Testimony Thursday focused on wired informants and undercover officers who tried to infiltrate card games and place Fuller in the mix.
Prosecutors contend that Corey Fuller not only knew about thousand-dollar card games at his house, but often participated in them and took a cut of the money.
Matthew Smith, prosecutor, says, "He was standing over the table like a pit boss. Everyone was gambling. In fact, he was inquiring, where was his money?"
Fuller faces felony gambling and firearms charges in the wake of a raid in April, a raid which agents testified followed three months of surveillance and the repeated use of a confidential informant.
Tim Jansen, Fuller's attorney, says, "The evidence will show that the reason we're here is not because of what Mr. Fuller did, but who Mr. Fuller is."
Fuller's lawyer tried to poke holes in the case, suggesting Fuller's roommate may have hosted the card games and pointing out a wired informant couldn't prove Fuller was there.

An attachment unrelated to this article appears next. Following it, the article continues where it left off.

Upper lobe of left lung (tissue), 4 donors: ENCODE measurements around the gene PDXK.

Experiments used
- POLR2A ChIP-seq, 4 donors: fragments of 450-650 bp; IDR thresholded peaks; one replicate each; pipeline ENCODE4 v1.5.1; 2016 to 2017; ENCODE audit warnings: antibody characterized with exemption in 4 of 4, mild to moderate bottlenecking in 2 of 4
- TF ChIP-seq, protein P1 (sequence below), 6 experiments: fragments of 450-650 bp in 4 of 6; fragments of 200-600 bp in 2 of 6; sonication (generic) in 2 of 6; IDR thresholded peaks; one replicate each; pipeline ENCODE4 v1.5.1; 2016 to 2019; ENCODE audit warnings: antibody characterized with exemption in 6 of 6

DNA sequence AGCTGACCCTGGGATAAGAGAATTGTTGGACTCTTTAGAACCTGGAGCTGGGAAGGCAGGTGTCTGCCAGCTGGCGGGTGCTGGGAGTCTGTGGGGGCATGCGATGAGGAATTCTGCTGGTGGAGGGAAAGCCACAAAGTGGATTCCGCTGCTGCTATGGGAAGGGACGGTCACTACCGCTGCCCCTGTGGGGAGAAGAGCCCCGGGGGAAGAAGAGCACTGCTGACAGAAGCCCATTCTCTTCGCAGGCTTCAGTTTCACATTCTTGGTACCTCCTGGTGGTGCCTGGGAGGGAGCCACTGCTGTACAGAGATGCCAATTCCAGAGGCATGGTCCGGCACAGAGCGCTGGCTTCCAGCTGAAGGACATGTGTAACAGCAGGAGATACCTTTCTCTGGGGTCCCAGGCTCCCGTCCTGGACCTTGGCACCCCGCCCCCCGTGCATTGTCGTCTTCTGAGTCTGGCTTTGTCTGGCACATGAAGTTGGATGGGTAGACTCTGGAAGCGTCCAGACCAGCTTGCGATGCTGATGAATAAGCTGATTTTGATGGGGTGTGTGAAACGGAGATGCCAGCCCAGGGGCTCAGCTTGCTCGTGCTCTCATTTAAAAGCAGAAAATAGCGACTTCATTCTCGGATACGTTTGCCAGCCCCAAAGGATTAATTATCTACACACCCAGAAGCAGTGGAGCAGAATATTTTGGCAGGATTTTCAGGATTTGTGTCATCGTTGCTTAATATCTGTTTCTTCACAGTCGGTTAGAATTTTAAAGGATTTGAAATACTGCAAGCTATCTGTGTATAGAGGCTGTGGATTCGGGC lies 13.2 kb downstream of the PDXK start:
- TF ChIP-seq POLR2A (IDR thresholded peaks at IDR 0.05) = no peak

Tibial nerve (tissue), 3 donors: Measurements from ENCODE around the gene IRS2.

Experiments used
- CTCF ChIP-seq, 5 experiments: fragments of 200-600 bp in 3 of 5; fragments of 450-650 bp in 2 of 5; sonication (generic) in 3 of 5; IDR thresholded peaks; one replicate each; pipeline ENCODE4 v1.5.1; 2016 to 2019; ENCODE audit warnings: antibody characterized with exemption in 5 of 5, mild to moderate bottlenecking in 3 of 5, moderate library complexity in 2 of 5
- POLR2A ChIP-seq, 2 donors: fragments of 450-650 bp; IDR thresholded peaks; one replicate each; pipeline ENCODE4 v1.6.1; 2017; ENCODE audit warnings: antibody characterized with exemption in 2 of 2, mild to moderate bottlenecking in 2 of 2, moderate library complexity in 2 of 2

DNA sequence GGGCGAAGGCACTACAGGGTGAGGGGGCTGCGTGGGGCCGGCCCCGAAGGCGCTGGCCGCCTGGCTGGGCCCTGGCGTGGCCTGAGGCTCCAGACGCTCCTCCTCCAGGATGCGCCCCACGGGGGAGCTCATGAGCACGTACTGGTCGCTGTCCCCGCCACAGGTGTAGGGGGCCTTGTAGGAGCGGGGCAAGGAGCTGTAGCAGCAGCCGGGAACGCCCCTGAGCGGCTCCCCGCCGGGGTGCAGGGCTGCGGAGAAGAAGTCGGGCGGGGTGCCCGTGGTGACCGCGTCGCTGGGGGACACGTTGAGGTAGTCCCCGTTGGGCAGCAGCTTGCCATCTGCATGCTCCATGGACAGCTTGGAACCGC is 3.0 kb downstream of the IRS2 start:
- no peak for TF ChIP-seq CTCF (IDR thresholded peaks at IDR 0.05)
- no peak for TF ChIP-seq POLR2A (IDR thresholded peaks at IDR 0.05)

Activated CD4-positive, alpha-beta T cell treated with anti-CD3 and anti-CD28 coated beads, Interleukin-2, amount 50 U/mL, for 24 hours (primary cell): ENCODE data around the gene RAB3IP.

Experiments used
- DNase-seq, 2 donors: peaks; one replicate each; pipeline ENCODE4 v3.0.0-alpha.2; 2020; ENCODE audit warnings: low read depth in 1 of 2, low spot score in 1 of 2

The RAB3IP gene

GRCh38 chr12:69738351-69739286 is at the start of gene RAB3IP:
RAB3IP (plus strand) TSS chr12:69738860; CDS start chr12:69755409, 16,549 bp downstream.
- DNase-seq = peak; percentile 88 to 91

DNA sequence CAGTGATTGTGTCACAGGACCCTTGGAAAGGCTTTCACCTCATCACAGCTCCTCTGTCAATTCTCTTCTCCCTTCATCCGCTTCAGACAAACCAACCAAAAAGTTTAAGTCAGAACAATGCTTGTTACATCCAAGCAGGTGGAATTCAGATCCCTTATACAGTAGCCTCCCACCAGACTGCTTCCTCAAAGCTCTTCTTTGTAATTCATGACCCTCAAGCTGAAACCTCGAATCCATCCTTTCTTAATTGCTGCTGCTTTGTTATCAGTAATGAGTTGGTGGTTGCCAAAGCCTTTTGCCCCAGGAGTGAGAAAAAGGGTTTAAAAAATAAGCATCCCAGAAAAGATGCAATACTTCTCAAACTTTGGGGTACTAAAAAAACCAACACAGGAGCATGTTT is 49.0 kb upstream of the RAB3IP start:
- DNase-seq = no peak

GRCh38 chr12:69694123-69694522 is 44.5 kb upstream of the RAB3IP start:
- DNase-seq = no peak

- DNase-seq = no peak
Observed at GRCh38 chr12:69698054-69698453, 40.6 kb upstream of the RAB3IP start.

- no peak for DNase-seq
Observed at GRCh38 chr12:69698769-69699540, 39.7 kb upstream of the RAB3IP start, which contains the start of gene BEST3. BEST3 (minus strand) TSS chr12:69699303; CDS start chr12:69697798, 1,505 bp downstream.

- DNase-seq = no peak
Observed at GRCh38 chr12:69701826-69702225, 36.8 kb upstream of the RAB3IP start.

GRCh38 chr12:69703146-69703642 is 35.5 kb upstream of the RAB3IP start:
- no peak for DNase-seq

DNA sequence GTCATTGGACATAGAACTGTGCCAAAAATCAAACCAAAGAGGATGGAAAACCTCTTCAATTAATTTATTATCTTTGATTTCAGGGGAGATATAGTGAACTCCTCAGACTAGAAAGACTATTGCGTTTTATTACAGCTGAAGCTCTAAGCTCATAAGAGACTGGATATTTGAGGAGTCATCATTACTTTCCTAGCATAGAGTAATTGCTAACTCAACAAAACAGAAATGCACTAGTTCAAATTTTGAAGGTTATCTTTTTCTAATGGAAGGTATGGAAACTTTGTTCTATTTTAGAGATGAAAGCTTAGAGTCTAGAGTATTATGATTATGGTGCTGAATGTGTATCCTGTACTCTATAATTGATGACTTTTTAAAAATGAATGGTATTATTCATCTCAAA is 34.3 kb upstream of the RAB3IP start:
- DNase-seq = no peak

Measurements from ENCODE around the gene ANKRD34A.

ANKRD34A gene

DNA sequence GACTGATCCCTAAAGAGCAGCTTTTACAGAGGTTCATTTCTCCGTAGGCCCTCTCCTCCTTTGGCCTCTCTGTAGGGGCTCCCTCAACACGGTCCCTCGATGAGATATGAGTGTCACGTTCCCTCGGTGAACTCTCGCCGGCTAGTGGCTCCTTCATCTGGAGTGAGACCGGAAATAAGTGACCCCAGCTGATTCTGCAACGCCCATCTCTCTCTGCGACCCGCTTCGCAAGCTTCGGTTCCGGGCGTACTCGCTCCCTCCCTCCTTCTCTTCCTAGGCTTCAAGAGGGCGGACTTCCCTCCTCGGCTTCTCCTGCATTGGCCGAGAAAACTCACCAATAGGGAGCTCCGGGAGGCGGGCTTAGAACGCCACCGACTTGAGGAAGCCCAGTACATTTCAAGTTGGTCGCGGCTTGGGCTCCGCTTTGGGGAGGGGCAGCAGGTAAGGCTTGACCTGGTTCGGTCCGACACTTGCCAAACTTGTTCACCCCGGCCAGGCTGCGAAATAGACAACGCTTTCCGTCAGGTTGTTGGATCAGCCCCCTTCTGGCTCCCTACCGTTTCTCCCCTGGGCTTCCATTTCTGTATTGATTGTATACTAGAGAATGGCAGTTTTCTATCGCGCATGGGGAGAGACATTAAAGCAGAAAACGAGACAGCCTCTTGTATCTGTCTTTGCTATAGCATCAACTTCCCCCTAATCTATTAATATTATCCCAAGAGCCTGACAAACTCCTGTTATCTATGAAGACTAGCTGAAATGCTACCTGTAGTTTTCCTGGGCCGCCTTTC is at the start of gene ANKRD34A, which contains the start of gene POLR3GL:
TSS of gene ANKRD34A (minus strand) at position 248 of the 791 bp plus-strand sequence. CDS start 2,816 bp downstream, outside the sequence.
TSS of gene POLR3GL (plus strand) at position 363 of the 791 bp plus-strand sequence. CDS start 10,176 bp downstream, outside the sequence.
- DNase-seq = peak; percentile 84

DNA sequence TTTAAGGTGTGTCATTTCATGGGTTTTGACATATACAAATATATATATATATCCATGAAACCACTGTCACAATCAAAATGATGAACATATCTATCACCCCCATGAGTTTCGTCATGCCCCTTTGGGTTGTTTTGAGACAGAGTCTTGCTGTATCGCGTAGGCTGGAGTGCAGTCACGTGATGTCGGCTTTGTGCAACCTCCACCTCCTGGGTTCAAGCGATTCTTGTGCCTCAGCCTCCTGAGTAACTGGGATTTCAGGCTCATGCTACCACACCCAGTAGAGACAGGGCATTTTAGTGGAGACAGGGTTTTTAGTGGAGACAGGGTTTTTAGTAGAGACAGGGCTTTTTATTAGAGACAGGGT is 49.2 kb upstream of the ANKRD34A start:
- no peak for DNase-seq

But late in the day an undercover FDLE agent took the stand and told the jury about a day he played 10 hands with pots up to $1,000, and the money, he says, was put in a shoe box and handed to Corey Fuller.
"The person who took the shoe box? Yes. Corey Fuller. He's sitting there with a dark suit, a blue shirt and a blue necktie," the agent says.
Fuller faces two felonies for running a gambling house and use of firearm in the commission of that felony. He also faces a misdemeanor gambling count.
Testimony is scheduled to continue Friday.
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